PLF secures victory – Californians are still equal under the law

September 24, 2012 | By RALPH KASARDA

PLF’s earlier victory in defending California’s ban on government discrimination and preferences based on race and sex was recently secured when no party to a lawsuit challenging California’s Constitution filed an appeal to the United States Supreme Court.  The case is called Coalition to Defend Affirmative Action v. Brown.

In 1996, California voters adopted Proposition 209 – the California Civil Rights Initiative – which amended the California Constitution to provide that the state shall not discriminate, or grant preferential treatment to, any individual or group on the basis of race or sex.  In 1997, the Ninth Circuit rejected an equal protection challenge to Proposition 209, and held the initiative was constitutional under both a conventional and political-structure equal protection challenge.

On February 16, 2010, however, the Coalition to Defend Affirmative Action, Immigrant Rights and Integration and to Fight for Equality by Any Means Necessary (BAMN) filed a lawsuit challenging Proposition 209 under the Equal Protection Clause as it is applied to the University of California system.  BAMN’s lawsuit claimed that Proposition 209 created a racial caste system in which the state’s most prestigious schools train mostly white students and students from some Asian backgrounds.   The lawsuit named the governor, the Regents of the University of California, and the UC President as defendants.  BAMN’s claim was ridiculous, since Proposition 209 prohibits the state, including the University of California, “from discriminat[ing] against or grant[ing] preferential treatment to, any individual or group on the basis of race, sex, color, ethnicity, or national origin in the operation of public . . . education.”  Cal. Const., Art. 1, sec. 31(a).  In other words, rather than being unconstitutional, Proposition 209 prohibits the instances of discrimination that BAMN alleged.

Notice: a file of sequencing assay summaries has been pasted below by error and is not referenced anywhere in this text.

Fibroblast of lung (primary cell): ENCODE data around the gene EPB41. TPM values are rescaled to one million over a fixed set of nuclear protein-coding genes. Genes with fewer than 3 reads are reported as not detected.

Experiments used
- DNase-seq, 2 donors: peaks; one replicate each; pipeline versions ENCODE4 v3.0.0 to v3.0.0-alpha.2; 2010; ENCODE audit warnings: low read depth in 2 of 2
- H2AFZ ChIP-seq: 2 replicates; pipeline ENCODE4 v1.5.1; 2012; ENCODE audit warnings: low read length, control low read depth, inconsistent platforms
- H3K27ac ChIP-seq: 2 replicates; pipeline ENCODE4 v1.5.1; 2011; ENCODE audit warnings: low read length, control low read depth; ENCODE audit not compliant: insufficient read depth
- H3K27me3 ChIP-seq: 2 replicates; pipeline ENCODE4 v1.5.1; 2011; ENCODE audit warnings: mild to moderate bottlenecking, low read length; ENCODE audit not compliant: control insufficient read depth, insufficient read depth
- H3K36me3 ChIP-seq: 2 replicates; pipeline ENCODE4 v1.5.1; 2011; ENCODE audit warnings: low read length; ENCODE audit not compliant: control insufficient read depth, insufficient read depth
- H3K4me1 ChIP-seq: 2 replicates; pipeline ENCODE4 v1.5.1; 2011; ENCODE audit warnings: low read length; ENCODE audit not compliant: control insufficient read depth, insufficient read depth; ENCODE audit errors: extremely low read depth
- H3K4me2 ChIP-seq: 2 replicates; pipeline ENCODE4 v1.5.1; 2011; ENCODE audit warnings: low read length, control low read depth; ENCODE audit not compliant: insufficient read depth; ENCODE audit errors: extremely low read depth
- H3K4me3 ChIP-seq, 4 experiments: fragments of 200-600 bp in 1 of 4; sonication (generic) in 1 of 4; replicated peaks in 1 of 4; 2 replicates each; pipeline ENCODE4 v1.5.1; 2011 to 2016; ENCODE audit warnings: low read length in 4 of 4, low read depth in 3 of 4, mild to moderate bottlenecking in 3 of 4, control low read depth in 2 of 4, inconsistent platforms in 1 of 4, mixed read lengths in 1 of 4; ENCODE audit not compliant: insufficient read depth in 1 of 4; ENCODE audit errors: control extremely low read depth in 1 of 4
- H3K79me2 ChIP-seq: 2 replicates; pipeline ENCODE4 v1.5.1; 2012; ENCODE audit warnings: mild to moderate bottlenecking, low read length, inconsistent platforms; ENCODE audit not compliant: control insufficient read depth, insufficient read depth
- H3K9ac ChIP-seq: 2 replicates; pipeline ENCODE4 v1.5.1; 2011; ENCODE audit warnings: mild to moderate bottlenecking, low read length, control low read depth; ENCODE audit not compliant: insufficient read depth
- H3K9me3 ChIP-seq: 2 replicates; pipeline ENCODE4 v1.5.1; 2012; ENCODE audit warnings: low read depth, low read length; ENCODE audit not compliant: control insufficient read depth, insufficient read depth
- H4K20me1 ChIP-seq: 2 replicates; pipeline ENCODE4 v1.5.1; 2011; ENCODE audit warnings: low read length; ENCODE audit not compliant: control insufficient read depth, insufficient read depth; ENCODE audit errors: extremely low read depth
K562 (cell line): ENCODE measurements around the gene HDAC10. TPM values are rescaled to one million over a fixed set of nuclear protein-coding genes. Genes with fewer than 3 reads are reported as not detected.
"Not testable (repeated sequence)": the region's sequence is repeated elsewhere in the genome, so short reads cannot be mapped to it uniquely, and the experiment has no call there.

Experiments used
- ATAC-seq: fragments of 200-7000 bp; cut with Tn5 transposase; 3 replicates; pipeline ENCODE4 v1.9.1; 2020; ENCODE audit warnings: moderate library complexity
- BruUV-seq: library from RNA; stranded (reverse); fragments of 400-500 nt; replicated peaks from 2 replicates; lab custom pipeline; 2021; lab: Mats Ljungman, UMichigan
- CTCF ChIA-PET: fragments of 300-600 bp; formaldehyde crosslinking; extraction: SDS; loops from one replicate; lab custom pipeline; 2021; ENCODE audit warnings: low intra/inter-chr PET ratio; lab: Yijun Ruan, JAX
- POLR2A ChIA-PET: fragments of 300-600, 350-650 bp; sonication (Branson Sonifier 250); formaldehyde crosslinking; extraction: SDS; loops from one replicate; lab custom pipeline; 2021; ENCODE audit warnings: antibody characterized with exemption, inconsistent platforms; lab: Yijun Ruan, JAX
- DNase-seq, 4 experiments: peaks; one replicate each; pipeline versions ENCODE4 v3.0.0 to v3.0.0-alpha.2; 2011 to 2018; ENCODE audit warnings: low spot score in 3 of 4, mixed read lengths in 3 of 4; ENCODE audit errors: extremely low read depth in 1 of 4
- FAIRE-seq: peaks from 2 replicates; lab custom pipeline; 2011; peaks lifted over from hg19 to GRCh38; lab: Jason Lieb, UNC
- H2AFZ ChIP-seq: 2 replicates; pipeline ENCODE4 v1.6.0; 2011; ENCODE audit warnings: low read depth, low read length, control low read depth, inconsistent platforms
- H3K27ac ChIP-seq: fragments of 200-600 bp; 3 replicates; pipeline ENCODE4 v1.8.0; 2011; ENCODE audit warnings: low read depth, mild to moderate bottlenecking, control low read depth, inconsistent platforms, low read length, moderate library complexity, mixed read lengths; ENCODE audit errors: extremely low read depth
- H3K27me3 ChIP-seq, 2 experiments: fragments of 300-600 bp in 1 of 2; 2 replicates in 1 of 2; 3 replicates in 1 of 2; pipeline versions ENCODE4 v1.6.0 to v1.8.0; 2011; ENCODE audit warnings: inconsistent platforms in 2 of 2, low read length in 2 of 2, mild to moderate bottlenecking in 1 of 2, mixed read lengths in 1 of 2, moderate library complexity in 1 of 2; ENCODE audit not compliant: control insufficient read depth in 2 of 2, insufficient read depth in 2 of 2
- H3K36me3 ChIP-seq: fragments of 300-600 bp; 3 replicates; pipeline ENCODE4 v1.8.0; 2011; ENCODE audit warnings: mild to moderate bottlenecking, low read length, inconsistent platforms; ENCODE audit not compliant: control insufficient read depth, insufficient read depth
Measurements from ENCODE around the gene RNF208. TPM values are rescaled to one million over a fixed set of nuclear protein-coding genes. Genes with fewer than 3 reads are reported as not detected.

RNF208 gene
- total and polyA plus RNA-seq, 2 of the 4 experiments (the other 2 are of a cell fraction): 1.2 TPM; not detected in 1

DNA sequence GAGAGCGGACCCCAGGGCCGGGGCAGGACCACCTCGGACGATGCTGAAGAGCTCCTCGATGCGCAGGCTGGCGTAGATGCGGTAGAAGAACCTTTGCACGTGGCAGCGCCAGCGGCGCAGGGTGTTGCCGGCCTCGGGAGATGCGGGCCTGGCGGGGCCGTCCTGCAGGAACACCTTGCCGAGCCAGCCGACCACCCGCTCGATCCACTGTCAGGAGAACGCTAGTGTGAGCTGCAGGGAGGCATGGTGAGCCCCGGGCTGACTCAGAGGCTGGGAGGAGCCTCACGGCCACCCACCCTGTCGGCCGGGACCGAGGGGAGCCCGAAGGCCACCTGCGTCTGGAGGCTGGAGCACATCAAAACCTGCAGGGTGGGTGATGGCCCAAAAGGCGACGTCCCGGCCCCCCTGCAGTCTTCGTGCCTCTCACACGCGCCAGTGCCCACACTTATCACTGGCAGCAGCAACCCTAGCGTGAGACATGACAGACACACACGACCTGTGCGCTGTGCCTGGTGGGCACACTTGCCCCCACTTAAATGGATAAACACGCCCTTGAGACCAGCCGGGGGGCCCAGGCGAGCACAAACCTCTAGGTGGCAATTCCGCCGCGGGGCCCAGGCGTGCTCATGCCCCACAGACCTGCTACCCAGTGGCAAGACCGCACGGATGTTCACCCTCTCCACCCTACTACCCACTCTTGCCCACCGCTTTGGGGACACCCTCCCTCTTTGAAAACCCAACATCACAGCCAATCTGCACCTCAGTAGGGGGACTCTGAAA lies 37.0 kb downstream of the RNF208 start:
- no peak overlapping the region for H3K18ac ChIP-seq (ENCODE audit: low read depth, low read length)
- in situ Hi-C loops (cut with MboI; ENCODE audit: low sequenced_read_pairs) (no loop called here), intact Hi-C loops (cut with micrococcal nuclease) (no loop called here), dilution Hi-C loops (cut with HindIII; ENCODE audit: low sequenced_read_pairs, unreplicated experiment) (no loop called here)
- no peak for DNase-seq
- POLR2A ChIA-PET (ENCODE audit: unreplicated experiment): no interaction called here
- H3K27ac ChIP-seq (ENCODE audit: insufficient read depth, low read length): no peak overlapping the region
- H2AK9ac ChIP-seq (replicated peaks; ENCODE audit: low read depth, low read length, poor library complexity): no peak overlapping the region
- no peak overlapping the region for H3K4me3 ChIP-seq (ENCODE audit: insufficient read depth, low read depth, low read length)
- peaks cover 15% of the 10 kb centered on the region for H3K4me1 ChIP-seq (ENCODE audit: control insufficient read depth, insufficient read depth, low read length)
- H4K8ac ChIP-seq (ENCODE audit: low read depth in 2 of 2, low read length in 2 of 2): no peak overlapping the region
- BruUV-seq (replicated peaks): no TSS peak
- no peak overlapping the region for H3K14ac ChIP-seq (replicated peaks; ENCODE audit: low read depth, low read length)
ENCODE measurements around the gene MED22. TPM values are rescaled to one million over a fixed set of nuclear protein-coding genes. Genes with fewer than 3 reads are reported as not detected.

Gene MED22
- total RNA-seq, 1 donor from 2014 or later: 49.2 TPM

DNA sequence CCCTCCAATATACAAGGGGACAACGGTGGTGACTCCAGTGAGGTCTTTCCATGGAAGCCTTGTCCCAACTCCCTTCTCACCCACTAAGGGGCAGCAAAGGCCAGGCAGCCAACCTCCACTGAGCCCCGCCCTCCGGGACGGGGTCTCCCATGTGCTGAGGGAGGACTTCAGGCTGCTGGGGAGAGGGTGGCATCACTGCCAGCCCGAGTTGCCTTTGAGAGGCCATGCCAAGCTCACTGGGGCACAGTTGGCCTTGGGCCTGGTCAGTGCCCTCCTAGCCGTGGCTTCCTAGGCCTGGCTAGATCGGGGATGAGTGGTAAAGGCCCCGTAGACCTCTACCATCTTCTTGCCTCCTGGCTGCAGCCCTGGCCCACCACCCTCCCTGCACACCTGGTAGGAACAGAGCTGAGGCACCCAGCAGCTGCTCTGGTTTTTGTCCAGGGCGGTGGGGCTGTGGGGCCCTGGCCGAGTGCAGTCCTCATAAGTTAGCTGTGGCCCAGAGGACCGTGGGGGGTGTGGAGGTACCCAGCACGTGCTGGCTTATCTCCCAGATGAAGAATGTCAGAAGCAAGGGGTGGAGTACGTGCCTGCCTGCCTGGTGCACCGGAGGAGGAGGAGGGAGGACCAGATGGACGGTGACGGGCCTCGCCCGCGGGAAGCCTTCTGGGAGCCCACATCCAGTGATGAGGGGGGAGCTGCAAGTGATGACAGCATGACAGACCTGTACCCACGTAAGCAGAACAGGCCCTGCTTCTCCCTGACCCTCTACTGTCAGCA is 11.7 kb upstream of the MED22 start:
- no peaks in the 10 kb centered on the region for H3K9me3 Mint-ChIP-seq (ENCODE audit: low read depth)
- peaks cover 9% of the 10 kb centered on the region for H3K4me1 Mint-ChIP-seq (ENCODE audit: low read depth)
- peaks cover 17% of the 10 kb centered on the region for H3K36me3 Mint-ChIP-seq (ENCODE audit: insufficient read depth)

We intervened in the lawsuit representing Ward Connerly and ACRF, and prevailed in our motion to dismiss BAMN’s complaint.  The district court agreed with PLF that Proposition 209 was constitutional in all respects.  The district court decision is here.  BAMN appealed (UC President Yudof appealed the denial of his motion to dismiss on grounds unrelated to Prop 209).  The Ninth Circuit affirmed the dismissal even after BAMN’s protestors showed up en masse at the oral argument.  The Ninth Circuit decision is here.

The last day to file a petition for writ of certiorari to the Supreme Court recently passed.  No party filed.  It should be noted that PLF has successfully taken the lead to defend Proposition 209, both in federal and state courts, because the state government refuses to do so.